So therefore a “sum of parts” valuation makes a lot of sense. I have created a table with 3 scenarios (base case, bad case, good case) which of course contains a lot of critical assumptions:
A few explanations:
- the “bad” case is clearly not a worst case. It assumes discounts to some assets (MF shares, H3C) and lower multiples
- the “Good” case includes a full 4,4 bn share repurchase at current prices
- all cases assume stable profits for the remaining “core” profits based on the first 6M of FY 2017.
- all cases show that the Enterprise business is implicitly valued at very low single digit P/Es (between 4-6 times earnings”. Whatever multiple we assume here drives the investment case
Clearly one can challenge any single assumption here but overall I think the cases could be realistic. Based on my assumption, the results are clearly interesting: a +43% upside in the base case, more or less fair value in the downside scenario and a healthy +68% upside in a good scenario.
For me this looks attractive. Maybe not a “grand slam home run” but importantly: Good enough and could return 20% p.a. over the next 2 years in the base case.
Just being attractive based on a sum-of-part basis alone often is not so compelling. However in HPE’s case I think there are a couple of catalysts which could affect a significant revaluation at some not so far point in the future:
- The spin-off merger with Micro Focus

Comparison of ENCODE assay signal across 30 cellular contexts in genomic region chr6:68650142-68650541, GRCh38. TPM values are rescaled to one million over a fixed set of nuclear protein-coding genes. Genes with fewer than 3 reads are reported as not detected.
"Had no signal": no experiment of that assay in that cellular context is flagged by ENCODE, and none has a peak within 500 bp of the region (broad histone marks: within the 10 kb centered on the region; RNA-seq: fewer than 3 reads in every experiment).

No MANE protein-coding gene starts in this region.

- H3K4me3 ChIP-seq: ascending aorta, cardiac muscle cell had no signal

- Further share buy backs
- “normalized” earnings in FY 2018
So all in all one could expect that the discount to the “sum of parts” valuation could be closed within the next 1-2 years which would be my time horizon for this “special situation”.
Tha biggest risk is clearly that the core business continues to deteriorate fast. I am inclined to believe management that this will not be the case but there is clearly a risk. If the business really deteriorates more than management indicated, I think one clearly needs to “eat any loss” and sell because then the downside is hard to quantify.
Plus, Meg Whitman will not run HPE forever. She is no 61 years old and had ambitions in the past to get into politics. My expectation is that she will stay at least until HPE can show the numbers for a “normal” year which would mean FY 2018. If she leaves then there clearly would be the risk that someone else thinks that going on a buying spree might be a good idea.
There is also the risk that for some reason, HPE shareholders would dump MF shares after the spin-off. Plus, as always, HPE could make a big (and dumb) acquisition and destroy value like they did in the past. This would also be a reason to sell the stock if that happens.
Overall, I do like the case. There is a clear upside in my opinion combined with some “soft catalysts” that makes the stock attractive for my “special situation” bucket. I also like to retain some USD exposure as my Actelion position got closed out last week.
+ Sum of parts attractive
+ “soft” catalyst MF spin merger
+ good management / capital allocation
+ contrarian/outsider aspect
– remaining business under pressure (shrinking sales)
– high volatility of stock
– little visibility in current numbers (spin- offs etc.)
I will therefore initiate a 3,3% position at current prices at around 16,50 USD / per share for the “special situation” bucket.
P.S.: A big “Thank you” for the friend and reader who mentioned HPE to me as a potential idea !!!